Monday, June 13, 2016

Fisher: Super Hornets will force Canada out of its own Arctic

Critics of the F-35 will laugh and say this is hyperbole and melodrama. It is not. Keeping the U.S. safe is the top priority of every U.S. president. If Canada cannot or will not protect its Atlantic, Pacific and northern approaches, its NORAD treaty with the U.S. permits Washington to do so.

Russia announced last week that its air force will begin deploying its first stealthy T-50 fifth-generation jet fighters next year. Such a timeline is highly doubtful. But Vladimir Putin has no higher priority than acquiring stealth technologies and, within a decade, T-50s will be deployed at air bases across the top of Russia.

Once this happens, and with threats from T-50-launched cruise missiles and Russian and North Korean intercontinental ballistic missiles (ICBMs), which fifth-generation aircraft such as the F-35 will be far more able to shoot down than Super Hornets, the reality is that the U.S. will do whatever it has to to defend itself.

That will mean patrolling Canada’s margins with USAF F-35s, which will use fighter jet-capable airfields in Iqaluit, Rankin Inlet, Inuvik and Yellowknife built mostly with U.S. money in the 1980s.

Worse than that, Washington will insist that Canada’s Super Hornets stay in the rear.

The reason is clear. Four allied air forces operate in the Arctic. The U.S., Norway and Denmark, which defends Greenland and sometimes deploys fighter jets to a base they jointly operate with the USAF at Thule, will soon only be flying state-of-the art F-35s in the Far North. The other country, Canada, will not.

The F-35 is revolutionary in that it will basically be a flying computer with sensor fusion. F-35s flying hundreds of kilometres apart will be able to create a common battle picture. Being stealthy, they will secretly patrol far more safely while collectively surveying vast amounts of territory for information that they can instantly share with each other, spy and command aircraft and ground stations.

Once the Super Hornet is found, as it will be by a stealthy enemy, F-35s in the vicinity will become targets, too. That is why the U.S. will not want Canadian fighters operating anywhere near its warplanes in the north.

A new argument advanced by the government last week is that there is a “credibility gap” for NATO and Norad with the existing F-18 Hornets that must be immediately filled by an interim purchase of Super Hornets. NATO and Norad people have privately but emphatically insisted that no such crisis exists and will not exist for about a decade, so there is no reason for Canada to rush to make a decision.

As for this being sold as an interim buy, with a decision on the F-35 later, this is a red herring. Canada has neither the money nor the military infrastructure to support two fleets of fighter aircraft.

An older but still persistent argument to support the Super Hornets is that it will be safer to operate in the Far North than the one engine F-35s. Advances in civilian and military jet engine technology long ago made such thinking obsolete. Otherwise, the Pentagon would not have decided that only F-35s will fly from its most northern air base near Fairbanks, Alaska.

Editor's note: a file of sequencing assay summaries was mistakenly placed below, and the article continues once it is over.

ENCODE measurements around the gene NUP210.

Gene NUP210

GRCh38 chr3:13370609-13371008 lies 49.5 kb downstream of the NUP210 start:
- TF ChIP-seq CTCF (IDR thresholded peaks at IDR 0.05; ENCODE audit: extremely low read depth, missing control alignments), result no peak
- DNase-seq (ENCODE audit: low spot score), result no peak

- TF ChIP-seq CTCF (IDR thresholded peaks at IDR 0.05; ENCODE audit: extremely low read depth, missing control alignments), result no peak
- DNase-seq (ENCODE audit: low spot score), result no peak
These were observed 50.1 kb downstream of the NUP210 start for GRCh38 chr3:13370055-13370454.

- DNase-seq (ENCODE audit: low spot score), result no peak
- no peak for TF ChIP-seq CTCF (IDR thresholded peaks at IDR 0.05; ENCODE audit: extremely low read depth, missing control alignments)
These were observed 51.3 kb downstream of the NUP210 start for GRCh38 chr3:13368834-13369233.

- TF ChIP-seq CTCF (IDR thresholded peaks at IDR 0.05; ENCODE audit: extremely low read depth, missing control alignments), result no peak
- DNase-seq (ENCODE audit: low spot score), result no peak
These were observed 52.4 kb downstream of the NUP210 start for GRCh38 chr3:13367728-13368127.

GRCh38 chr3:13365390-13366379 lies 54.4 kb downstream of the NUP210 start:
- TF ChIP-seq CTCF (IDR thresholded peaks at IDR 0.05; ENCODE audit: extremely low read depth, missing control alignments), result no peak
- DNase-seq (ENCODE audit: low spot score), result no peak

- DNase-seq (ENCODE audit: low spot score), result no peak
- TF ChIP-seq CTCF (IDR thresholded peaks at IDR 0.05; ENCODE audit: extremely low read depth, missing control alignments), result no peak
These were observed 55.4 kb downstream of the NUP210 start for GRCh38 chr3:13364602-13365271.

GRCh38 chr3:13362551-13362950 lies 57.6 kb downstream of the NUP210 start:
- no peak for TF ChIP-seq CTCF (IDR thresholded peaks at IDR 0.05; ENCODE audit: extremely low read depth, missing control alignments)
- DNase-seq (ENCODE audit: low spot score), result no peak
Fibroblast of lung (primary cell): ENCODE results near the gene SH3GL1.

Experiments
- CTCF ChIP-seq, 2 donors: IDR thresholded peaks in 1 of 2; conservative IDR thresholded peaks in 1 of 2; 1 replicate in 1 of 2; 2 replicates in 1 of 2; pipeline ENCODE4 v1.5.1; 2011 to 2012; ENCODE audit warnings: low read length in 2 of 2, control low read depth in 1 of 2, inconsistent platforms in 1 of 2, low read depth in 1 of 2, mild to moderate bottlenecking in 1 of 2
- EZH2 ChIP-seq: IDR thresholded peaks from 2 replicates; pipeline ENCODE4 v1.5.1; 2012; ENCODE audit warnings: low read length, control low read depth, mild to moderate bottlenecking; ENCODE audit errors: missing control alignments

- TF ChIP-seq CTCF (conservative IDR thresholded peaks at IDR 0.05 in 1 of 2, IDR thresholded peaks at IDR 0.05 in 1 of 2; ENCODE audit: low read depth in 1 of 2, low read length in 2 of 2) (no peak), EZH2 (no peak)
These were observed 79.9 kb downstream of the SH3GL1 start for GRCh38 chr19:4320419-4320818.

The Super Hornets’ advantages in range, payload and an extra engine are irrelevant if the aircraft is not survivable. The Super Hornet will not be invisible to radar so, at a certain point in the not too distant future, it will be shot down long before it can engage the enemy.

With the U.S. defending Canadian air space because of Ottawa’s refusal to buy F-35s, what the RCAF will eventually end up with in the north is a niche capability in air/sea rescue.

That Canada is prepared to cede its defence and sovereignty over all three maritime approaches to the USAF is one of the many reasons that there is extreme disappointment and disbelief across the upper reaches of Canada’s military community about what has been decided. What makes them furious is the government’s refusal to discuss the matter.

Finland has looked at the numbers that Denmark came up with after a competition in which it chose the F-35 over the Super Hornet. As a result, the Finns are believed to be close to deciding that they, too, will reject the Super Hornet in favour of the F-35. If Finland follows Denmark’s lead, it will become the 12th western-oriented air force in a row to choose the F-35 over the Super Hornet, with Canada the only exception.

Canadians should ask themselves: Is everyone who made those decisions — including those confronting similar security challenges in the Arctic — stupid? What is it that makes Canada so unique that it feels it can ignore the collective wisdom of all its allies and friends?

There are no two more important issues for a government than national defence and sovereignty. Such matters must be settled fairly and as transparently as possible. Have the promised open competition to decide what aircraft is best to defend Canada for the next half-century

By: Matthew Fisher, The Ottawa Citizen 

LONDON — The most questionable aspect of Prime Minister Justin Trudeau’s quixotic decision to renege on the promise of an open competition for Canada’s next fighter jet and suddenly ram through the sole-source purchase of Super Hornets — a decision Postmedia News has revealed it is close to making — is that, by doing so, Canada will end up surrendering sovereignty of its Arctic air space to the United States Air Force in about 10 years.